An indicator field 584 is provided that indicates the total number of addressees (i.e., identifications of destination facilities) included within the 1ŚN coordination message. In field 586, the individual station telephone numbers (or addresses, more generally) are included and delineated by predetermined characters such as the pound sign or asterisk. Extension field 588 is included for future capabilities, and the stop flag 590, indicates an end of the 1ŚN coordination message.
FIG. 11 is a flowchart of a process implemented at the source terminal 100 for preparing and sending the 1ŚN extension message. The process begins in step S1, where an operator inputs respective destination numbers to be sent to the different intended destination facilities 2A-2N. The process then proceeds to step S3 when an inquiry is made, regarding whether a user responds affirmatively or negatively to a prompt inquiring whether the user will input two or more numbers. If the response to the inquiry in step S3 is negative, the process proceeds to step S4, where the source terminal 100 prepares a conventional setup message, with one addressee. The process subsequently proceeds to step S7 as will be described. However, if the response to the inquiry in step S3 is affirmative, the process proceeds to step S5 where the 1ŚN extension message is prepared as part of a setup message and held in memory.
The process then proceeds to step S7 where the setup message is sent to a 1ŚN ISDN switch, or other switch, depending on the protocol used. Subsequently, the source terminal 100 receives an acknowledgment, or status message, in step S8, that the processor 24 in the 1ŚN ISDN switch 220 is able to receive the data message, corresponding with the ISDN extension message. Once the acknowledgment is received, the data is formatted into an ISDN data frame(s) message, or other format in step S9 and subsequently sent to the 1ŚN ISDN switch 220 in step S11. As part of step S11, the data message is distributed on N different links to the destination facilities 2A-2N, which were previously identified in the 1ŚN extension message. Then, the process ends.
FIG. 12 is a flowchart, describing how the 1ŚN ISDN switch implements the 1ŚN extension message routing and coordination. The process begins in step S21 where a setup message is received and stored in memory, as sent from the source terminal 100. The process then proceeds to step S23 here the 1ŚN extension mechanism 106 in the ISDN switch 220 identifies whether the received message includes a 1ŚN extension message. The process then proceeds to step S25, where an inquiry is made regarding whether the extension message is present as previously identified in step S23. If the response to the inquiry in step S25 is negative, the process proceeds to step S27, where the processor 24 informs the source terminal that a call proceeding message is included and subsequently the process proceeds to step S30 as will be discussed herein. If the inquiry in step S25 is affirmative, the process proceeds to step S29 where the 1ŚN extension mechanism 106 identifies the respective addresses in the 1ŚN extension setup message. Subsequently the process proceeds to step S30, where the respective switching modules 28A-28N confirm respective communication links 17-17N are available. The process then proceeds to step S31, where the “1ŚN” communication link is established between the source terminal 100 and the available destination facilities 2A-2N by way of the 1ŚN ISDN switch. This 1ŚN communication link is a virtual link in the context that the processor 24, or the switch modules, holds at least a portion of the data message while simultaneously routing the data message to the respective destination facilities 2A-2N, perhaps at different data rates. Alternatively, the processor 24 need not hold any of the data message when the data message is communicated from the source terminal to the destination facilities 2A-2N at a common data rate. The process then proceeds to step S32, informing the source terminal that the data message has been delivered successfully to all of the intended destination facilities, or a subset of the destination facilities 2A-2N, if a communication error occurred at one or more of the destination facilities. Subsequently the process ends.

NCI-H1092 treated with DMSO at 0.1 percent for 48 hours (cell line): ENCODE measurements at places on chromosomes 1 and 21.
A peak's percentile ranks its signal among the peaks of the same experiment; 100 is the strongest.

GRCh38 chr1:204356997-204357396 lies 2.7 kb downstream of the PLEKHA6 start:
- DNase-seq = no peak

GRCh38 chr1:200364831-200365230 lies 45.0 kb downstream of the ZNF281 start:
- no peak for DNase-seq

The mechanisms and processes set forth in the present description may be implemented using conventional general purpose microprocessors programmed according to the teachings in the present specification, as will be appreciated by those skilled in the relevant art(s). Appropriate software coding can readily be prepared by skilled programmers based on the teachings of the present disclosure, as will also be apparent to those skilled in the relevant art(s).
The present invention thus also includes a computer-based product which may be hosted on a storage medium and include instructions which can be used to program a computer to perform a process in accordance with the present invention. This storage medium can include, but is not limited to, any type of disk including floppy disks, optical disks, CD-ROMs, magneto-optical disks, ROMs, RAMs, EPROMs, EEPROMs, flash memory, magnetic or optical cards, or any type of media suitable for storing electronic instructions.
Obviously, numerous modifications and variations of the present invention are possible in light of the above teachings. It is therefore to be understood that within the scope of the appended claims, the invention may be practiced otherwise than as specifically described herein.
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|U.S. Classification||370/432, 370/390|
|Cooperative Classification||H04Q2213/1307, H04Q2213/13096, H04Q2213/13242, H04Q2213/13204, H04M2207/08, H04Q2213/13202, H04Q2213/13106, H04Q2213/13209, H04Q2213/1322, H04Q2213/13362, H04Q2213/13176, H04Q2213/13216, H04Q11/0457|
|Jul 2, 1998||AS||Assignment|
Owner name: RICOH COMPANY, LTD., JAPAN
Free format text: ASSIGNMENT OF ASSIGNORS INTEREST;ASSIGNOR:MALIK, NAEEM IQBAL;REEL/FRAME:009331/0103
Effective date: 19980629